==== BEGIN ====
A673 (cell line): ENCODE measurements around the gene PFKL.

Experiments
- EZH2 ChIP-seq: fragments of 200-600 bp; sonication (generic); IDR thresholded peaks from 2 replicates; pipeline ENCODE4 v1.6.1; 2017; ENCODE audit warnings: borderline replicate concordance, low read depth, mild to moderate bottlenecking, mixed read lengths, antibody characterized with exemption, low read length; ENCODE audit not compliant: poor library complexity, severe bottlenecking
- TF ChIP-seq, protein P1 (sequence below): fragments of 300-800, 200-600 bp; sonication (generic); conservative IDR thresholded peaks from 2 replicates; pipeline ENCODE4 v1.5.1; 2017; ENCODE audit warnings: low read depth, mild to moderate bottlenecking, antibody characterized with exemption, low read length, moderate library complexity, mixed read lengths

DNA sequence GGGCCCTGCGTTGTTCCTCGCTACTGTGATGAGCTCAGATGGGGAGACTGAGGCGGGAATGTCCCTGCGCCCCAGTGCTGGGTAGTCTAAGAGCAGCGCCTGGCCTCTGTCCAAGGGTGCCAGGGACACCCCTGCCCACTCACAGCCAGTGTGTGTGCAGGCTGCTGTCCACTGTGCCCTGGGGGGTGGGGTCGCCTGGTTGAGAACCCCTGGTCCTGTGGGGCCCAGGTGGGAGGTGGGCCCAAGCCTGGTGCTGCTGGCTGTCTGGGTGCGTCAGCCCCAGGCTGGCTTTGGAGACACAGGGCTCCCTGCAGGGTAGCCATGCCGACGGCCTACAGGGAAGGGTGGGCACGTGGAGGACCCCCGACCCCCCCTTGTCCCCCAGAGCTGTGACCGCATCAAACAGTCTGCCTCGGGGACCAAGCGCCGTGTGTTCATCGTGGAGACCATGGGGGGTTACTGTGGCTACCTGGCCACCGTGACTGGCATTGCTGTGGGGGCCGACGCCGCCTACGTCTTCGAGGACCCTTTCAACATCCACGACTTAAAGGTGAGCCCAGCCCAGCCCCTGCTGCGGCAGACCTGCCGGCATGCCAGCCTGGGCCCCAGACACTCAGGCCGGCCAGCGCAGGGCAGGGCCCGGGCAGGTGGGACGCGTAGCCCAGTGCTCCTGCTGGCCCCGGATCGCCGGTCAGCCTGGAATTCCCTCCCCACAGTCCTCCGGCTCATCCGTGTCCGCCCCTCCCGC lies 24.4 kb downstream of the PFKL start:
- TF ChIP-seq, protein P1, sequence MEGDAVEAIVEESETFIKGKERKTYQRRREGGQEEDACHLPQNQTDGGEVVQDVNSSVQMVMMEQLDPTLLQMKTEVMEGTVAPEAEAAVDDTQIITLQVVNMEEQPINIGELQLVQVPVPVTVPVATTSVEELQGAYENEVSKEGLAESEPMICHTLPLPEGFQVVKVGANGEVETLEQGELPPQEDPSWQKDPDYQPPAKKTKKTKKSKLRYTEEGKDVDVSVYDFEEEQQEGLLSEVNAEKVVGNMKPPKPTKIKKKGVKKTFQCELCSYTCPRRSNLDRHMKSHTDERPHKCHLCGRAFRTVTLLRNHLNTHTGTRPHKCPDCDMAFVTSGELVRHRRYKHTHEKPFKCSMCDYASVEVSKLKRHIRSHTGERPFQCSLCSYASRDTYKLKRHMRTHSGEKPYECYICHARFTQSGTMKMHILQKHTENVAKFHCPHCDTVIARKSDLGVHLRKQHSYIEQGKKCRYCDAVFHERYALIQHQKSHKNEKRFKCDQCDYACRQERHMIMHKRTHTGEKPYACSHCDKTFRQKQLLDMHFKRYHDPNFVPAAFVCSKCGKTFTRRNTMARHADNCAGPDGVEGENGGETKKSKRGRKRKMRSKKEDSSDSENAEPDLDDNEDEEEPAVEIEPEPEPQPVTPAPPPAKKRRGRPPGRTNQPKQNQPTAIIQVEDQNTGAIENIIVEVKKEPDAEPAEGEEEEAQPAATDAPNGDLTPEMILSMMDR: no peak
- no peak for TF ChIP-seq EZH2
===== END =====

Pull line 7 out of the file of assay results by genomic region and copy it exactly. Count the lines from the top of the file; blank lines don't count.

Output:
- no peak for TF ChIP-seq EZH2